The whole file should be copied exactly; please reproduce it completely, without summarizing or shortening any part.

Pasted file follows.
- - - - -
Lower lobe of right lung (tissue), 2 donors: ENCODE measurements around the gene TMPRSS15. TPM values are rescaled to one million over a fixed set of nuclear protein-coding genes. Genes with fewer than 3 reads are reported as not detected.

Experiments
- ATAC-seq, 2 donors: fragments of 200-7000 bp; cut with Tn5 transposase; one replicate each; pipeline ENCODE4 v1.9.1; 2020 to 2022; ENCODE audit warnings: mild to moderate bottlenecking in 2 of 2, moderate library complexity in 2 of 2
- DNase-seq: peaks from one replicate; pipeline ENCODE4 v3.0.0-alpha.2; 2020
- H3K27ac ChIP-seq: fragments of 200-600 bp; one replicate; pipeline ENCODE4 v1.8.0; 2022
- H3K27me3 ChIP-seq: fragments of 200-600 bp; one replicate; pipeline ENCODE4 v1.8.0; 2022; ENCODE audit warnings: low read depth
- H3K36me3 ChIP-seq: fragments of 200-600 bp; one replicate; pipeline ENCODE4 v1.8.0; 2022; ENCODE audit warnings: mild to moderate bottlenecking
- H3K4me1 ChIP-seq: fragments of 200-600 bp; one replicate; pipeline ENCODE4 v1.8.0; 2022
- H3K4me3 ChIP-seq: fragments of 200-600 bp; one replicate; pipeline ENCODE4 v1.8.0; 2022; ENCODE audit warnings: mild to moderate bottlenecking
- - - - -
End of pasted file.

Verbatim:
Lower lobe of right lung (tissue), 2 donors: ENCODE measurements around the gene TMPRSS15. TPM values are rescaled to one million over a fixed set of nuclear protein-coding genes. Genes with fewer than 3 reads are reported as not detected.

Experiments
- ATAC-seq, 2 donors: fragments of 200-7000 bp; cut with Tn5 transposase; one replicate each; pipeline ENCODE4 v1.9.1; 2020 to 2022; ENCODE audit warnings: mild to moderate bottlenecking in 2 of 2, moderate library complexity in 2 of 2
- DNase-seq: peaks from one replicate; pipeline ENCODE4 v3.0.0-alpha.2; 2020
- H3K27ac ChIP-seq: fragments of 200-600 bp; one replicate; pipeline ENCODE4 v1.8.0; 2022
- H3K27me3 ChIP-seq: fragments of 200-600 bp; one replicate; pipeline ENCODE4 v1.8.0; 2022; ENCODE audit warnings: low read depth
- H3K36me3 ChIP-seq: fragments of 200-600 bp; one replicate; pipeline ENCODE4 v1.8.0; 2022; ENCODE audit warnings: mild to moderate bottlenecking
- H3K4me1 ChIP-seq: fragments of 200-600 bp; one replicate; pipeline ENCODE4 v1.8.0; 2022
- H3K4me3 ChIP-seq: fragments of 200-600 bp; one replicate; pipeline ENCODE4 v1.8.0; 2022; ENCODE audit warnings: mild to moderate bottlenecking